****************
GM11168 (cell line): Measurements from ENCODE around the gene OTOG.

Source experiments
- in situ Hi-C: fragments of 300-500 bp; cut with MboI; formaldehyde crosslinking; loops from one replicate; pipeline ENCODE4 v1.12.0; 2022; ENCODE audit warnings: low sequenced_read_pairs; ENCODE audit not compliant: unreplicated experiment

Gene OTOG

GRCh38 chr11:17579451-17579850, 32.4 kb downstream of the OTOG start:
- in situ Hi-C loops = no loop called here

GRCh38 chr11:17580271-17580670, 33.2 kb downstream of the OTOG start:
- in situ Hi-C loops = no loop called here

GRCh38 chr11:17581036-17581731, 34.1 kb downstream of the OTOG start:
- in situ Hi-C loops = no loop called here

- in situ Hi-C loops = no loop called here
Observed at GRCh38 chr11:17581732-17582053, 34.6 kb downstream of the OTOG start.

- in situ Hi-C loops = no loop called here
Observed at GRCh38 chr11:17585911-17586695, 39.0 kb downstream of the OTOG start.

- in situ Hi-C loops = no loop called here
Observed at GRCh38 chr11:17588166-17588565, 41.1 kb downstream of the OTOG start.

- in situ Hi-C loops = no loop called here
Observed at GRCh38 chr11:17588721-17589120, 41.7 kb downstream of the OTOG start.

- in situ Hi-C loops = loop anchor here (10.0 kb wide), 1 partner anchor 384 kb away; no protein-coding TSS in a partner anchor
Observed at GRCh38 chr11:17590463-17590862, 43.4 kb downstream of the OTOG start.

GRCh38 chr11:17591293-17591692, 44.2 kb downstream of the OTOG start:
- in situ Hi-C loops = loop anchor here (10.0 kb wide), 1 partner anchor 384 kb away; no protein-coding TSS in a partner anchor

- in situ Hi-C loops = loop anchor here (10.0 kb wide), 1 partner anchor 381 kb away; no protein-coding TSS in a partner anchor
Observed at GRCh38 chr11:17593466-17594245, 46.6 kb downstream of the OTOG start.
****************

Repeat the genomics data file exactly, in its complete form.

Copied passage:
GM11168 (cell line): Measurements from ENCODE around the gene OTOG.

Source experiments
- in situ Hi-C: fragments of 300-500 bp; cut with MboI; formaldehyde crosslinking; loops from one replicate; pipeline ENCODE4 v1.12.0; 2022; ENCODE audit warnings: low sequenced_read_pairs; ENCODE audit not compliant: unreplicated experiment

Gene OTOG

GRCh38 chr11:17579451-17579850, 32.4 kb downstream of the OTOG start:
- in situ Hi-C loops = no loop called here

GRCh38 chr11:17580271-17580670, 33.2 kb downstream of the OTOG start:
- in situ Hi-C loops = no loop called here

GRCh38 chr11:17581036-17581731, 34.1 kb downstream of the OTOG start:
- in situ Hi-C loops = no loop called here

- in situ Hi-C loops = no loop called here
Observed at GRCh38 chr11:17581732-17582053, 34.6 kb downstream of the OTOG start.

- in situ Hi-C loops = no loop called here
Observed at GRCh38 chr11:17585911-17586695, 39.0 kb downstream of the OTOG start.

- in situ Hi-C loops = no loop called here
Observed at GRCh38 chr11:17588166-17588565, 41.1 kb downstream of the OTOG start.

- in situ Hi-C loops = no loop called here
Observed at GRCh38 chr11:17588721-17589120, 41.7 kb downstream of the OTOG start.

- in situ Hi-C loops = loop anchor here (10.0 kb wide), 1 partner anchor 384 kb away; no protein-coding TSS in a partner anchor
Observed at GRCh38 chr11:17590463-17590862, 43.4 kb downstream of the OTOG start.

GRCh38 chr11:17591293-17591692, 44.2 kb downstream of the OTOG start:
- in situ Hi-C loops = loop anchor here (10.0 kb wide), 1 partner anchor 384 kb away; no protein-coding TSS in a partner anchor

- in situ Hi-C loops = loop anchor here (10.0 kb wide), 1 partner anchor 381 kb away; no protein-coding TSS in a partner anchor
Observed at GRCh38 chr11:17593466-17594245, 46.6 kb downstream of the OTOG start.